Burglaries, thefts in steady decline in Austin since 2007


Burglaries and thefts in the Austin area have been steadily declining since 2007, according to Austin Police Department’s Annual Crime and
Traffic Reports.

In 2007, APD reported 8,031 burglaries and 34,461 thefts. Nine years later, burglaries have decreased by 34.9 percent and thefts by 22.2 percent, with 5,255 burglaries and 26,182 thefts reported in 2016, according to the year-to-date data in the Chief’s December Monthly Report. Thefts are consistently the highest reported crime, according to both reports.

Sgt. James Kettleman, who supervises APD’s burglary unit, attributed these declines to changes in APD’s operations in recent years, specifically in the burglary unit. Prior to 2010, detectives were set up in satellite offices throughout the city. Today, all officers in the unit work in the same space, a contributing factor to their increased ability to identify crime trends, Kettleman said.

“When we’re not together, we’re not as aware of what the other group is doing,” Kettleman said. “When we combine our efforts it’s more effective when it comes to filing charges. We’re more apt to identify trends and show if someone is responsible for other burglaries as well.”

The Texas Penal Code defines a theft as a person taking another’s property with the intent to deprive them of that property. A burglary, on the other hand, occurs when a person enters a residence or other building not open to the public with the intent to commit a felony, theft or assault.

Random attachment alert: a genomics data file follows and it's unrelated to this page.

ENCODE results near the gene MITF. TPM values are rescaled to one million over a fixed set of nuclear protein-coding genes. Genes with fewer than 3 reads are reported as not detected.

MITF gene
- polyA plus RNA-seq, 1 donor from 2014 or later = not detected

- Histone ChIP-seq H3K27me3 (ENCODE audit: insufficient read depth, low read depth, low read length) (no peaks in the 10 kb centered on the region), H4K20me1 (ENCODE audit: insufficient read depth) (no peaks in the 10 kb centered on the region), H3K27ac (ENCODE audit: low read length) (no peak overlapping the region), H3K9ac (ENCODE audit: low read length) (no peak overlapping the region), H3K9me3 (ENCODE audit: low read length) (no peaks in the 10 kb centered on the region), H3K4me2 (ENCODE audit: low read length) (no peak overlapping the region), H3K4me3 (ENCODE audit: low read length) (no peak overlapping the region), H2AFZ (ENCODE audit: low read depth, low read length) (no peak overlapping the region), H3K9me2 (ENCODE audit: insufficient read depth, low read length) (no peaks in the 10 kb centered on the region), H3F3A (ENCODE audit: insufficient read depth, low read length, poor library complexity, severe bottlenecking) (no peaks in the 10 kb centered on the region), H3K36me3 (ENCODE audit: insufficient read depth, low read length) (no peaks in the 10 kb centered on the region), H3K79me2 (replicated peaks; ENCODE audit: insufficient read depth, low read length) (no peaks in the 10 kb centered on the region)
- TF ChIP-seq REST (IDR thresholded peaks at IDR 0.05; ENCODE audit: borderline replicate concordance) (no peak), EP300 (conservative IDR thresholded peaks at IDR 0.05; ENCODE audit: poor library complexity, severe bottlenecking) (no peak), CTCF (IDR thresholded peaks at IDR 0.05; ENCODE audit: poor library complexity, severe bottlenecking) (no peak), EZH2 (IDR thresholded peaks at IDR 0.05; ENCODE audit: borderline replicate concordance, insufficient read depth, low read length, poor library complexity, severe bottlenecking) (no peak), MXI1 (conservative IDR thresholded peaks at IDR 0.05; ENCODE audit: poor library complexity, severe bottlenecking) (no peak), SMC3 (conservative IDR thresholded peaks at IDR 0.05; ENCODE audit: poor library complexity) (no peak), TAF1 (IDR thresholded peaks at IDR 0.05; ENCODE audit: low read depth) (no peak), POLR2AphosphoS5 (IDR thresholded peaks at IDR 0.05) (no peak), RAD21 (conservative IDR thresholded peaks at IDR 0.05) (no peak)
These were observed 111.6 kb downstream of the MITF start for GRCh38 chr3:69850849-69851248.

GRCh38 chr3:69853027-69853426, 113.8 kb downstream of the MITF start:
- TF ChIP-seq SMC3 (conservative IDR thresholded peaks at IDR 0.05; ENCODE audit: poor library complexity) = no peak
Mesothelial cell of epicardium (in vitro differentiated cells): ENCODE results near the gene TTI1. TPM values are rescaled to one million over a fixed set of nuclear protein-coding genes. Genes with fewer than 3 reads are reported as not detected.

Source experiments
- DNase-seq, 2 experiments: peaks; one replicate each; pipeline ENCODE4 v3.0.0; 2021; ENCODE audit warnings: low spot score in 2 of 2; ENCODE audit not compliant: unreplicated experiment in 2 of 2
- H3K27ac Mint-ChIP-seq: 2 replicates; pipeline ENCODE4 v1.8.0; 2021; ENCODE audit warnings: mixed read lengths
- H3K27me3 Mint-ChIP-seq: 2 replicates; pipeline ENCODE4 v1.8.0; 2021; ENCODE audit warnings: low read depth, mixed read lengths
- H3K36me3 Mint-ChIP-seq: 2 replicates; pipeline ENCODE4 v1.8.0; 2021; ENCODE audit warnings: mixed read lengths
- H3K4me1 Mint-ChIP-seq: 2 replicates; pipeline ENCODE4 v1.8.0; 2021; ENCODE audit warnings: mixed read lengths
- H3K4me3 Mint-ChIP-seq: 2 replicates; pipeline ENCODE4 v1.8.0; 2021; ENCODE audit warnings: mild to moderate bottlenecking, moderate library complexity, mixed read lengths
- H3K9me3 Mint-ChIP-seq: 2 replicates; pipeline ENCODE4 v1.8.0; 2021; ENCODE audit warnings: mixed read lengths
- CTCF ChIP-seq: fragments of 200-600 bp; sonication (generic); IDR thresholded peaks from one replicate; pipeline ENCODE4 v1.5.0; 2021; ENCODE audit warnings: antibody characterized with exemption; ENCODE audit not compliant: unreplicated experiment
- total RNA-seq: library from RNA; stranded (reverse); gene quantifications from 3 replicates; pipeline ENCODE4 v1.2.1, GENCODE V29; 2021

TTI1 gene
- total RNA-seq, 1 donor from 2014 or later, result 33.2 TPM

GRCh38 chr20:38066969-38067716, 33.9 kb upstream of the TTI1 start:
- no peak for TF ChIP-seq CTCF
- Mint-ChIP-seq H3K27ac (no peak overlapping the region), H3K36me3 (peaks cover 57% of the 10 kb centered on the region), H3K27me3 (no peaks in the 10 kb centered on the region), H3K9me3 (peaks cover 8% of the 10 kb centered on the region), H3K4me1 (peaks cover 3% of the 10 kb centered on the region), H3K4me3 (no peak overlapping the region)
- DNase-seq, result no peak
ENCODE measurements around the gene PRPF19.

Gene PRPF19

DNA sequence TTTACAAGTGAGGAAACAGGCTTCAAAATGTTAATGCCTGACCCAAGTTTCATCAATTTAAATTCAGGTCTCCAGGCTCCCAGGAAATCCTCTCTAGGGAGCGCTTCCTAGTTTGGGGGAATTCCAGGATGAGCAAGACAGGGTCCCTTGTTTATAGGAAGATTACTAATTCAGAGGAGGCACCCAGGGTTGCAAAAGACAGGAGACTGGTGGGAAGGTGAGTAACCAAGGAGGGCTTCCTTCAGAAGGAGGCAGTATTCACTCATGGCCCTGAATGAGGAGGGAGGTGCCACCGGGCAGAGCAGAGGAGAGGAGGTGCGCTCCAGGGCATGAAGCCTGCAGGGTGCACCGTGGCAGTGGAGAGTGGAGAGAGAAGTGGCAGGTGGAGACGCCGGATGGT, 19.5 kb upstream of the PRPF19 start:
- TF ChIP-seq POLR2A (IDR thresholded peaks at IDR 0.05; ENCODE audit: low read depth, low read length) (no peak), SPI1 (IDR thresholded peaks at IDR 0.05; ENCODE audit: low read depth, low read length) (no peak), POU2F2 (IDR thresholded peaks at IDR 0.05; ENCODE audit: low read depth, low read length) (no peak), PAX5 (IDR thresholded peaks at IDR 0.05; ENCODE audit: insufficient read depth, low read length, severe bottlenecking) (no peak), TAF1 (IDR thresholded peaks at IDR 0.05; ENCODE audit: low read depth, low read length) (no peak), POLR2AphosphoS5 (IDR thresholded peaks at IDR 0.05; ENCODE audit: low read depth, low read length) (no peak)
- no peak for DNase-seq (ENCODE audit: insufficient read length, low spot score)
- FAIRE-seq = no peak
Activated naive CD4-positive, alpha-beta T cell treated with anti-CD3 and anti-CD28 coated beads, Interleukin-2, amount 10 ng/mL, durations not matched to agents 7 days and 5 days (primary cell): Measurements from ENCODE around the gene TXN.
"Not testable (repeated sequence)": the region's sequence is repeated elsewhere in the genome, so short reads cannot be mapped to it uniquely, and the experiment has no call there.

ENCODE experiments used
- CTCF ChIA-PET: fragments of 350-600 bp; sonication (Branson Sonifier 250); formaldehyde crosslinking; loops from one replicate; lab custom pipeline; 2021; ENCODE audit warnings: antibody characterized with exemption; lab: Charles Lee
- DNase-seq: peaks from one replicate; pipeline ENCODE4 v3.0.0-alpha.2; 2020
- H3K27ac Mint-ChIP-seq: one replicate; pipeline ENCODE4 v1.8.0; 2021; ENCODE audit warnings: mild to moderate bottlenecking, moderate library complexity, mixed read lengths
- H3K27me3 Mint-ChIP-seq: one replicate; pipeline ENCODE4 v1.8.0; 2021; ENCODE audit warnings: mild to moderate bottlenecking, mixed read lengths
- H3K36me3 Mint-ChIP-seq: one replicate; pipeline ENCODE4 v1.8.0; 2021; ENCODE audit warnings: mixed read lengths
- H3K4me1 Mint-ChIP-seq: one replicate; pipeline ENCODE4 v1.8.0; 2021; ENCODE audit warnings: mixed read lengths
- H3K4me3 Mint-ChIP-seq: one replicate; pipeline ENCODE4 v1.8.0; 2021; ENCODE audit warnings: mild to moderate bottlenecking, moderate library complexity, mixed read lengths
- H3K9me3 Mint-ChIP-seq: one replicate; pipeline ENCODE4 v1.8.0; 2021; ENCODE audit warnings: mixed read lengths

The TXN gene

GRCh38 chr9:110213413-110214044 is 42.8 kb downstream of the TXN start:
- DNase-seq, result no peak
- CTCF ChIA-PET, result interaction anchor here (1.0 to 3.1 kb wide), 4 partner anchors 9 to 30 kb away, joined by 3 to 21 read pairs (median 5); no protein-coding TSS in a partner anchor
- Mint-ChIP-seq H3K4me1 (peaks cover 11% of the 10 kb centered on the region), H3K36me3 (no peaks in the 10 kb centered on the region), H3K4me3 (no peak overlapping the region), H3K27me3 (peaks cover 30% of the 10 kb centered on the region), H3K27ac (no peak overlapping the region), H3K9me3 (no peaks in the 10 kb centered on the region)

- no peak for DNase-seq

Thefts in the Austin area are consistently reported and occur at a rate four to five times higher than burglaries, according to APD’s annual crime reports. This difference is primarily due to the fact that most thefts occur as a crime of opportunity, while burglaries are premeditated and require more planning, Kettleman said.

“If someone leaves a phone on a counter at a store and they walk away and someone else picks it up, the person in line wasn’t standing there to steal, the opportunity just presented itself,” Kettleman said. “It’s a much bigger thing to kick someone’s door in and take someone’s property.”

Similar to city-wide averages, thefts are also the most commonly reported crime to the UT Police Department, according to their crime reports. While the UTPD primarily responds to on-campus crimes, their jurisdiction stretches beyond the campus area.

“Most of our buildings are open to the public during the day and most things stolen are left out in the open and unattended,” UTPD Lt. Laura Davis said in an email. “(The most thefts happen) when people leave their items unattended. Bikes, laptops then cell phones are the most common.”

The Austin burglary rate has consistently been lower than the national average in recent years, according to APD’s annual crime reports. Thefts, however, continue to be consistently higher than the national average and surrounding comparison cities, such as Dallas and Houston, despite these yearly declines.

To prevent burglary and theft, APD and UTPD recommend securing all doors, locks and windows of personal residences at all times, as well as engraving or marking personal items with a state-issued ID or driver’s license number and keeping personal items closely attended.

“Often burglaries are committed by individuals who take advantage of easy targets,” APD wrote on their burglary prevention tips web page. “Don’t make it easy for them.”